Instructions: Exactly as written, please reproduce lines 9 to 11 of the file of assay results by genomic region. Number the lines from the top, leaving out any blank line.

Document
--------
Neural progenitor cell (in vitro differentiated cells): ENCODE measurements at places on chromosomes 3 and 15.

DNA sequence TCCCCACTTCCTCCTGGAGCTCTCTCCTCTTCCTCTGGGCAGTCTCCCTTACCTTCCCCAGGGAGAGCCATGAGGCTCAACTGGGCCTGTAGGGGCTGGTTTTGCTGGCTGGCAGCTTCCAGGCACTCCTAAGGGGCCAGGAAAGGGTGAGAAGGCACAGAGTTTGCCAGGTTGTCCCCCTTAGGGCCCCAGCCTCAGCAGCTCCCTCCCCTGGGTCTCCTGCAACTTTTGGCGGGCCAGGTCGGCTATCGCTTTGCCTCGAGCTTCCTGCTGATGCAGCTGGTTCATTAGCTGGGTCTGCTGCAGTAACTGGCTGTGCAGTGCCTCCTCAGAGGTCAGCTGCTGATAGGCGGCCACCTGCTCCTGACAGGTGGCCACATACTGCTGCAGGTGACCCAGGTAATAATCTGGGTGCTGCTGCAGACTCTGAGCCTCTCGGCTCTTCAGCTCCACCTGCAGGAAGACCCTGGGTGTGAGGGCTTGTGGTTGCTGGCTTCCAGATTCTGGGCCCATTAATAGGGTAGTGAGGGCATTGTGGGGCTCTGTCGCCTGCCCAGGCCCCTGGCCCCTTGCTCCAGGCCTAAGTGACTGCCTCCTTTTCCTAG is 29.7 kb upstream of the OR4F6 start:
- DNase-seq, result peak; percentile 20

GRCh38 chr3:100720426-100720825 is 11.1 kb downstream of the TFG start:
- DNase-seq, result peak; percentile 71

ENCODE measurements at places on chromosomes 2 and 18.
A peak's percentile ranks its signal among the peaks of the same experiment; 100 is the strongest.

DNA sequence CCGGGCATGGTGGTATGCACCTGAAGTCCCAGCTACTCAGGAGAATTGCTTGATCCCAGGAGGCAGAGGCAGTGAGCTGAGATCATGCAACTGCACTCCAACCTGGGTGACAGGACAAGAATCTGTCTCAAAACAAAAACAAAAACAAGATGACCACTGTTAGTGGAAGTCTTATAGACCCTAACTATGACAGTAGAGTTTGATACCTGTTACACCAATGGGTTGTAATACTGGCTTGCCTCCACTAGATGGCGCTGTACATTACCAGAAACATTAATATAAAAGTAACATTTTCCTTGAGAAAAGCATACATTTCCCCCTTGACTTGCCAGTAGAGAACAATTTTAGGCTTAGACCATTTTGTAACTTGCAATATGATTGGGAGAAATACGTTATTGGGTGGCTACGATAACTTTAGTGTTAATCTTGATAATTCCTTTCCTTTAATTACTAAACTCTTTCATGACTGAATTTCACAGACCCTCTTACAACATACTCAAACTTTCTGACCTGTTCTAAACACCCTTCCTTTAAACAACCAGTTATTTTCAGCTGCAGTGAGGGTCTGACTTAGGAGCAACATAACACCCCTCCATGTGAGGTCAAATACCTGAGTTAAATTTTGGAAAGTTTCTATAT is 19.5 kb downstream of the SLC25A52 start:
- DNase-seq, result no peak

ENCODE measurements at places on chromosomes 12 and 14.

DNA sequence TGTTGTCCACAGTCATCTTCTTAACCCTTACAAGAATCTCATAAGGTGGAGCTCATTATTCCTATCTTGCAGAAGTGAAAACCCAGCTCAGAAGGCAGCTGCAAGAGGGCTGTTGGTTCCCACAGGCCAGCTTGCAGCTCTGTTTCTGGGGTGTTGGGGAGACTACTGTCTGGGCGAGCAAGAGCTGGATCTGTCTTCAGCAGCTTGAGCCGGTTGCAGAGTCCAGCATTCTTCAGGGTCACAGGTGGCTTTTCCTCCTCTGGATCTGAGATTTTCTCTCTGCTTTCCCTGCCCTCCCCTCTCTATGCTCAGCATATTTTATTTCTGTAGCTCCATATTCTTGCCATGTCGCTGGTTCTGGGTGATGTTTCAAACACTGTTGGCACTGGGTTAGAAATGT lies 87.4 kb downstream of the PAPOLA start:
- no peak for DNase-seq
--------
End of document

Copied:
- DNase-seq, result no peak

ENCODE measurements at places on chromosomes 12 and 14.

DNA sequence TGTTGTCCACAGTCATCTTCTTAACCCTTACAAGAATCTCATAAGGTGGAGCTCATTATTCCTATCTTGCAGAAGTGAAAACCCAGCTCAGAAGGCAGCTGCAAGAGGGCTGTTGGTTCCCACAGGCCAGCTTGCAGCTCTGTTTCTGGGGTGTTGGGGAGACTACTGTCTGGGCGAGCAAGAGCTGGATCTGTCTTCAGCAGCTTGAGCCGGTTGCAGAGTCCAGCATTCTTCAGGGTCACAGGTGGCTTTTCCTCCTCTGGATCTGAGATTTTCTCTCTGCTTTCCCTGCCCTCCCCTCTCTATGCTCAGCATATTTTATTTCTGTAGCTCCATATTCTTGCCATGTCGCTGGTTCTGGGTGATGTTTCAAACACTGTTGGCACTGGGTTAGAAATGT lies 87.4 kb downstream of the PAPOLA start: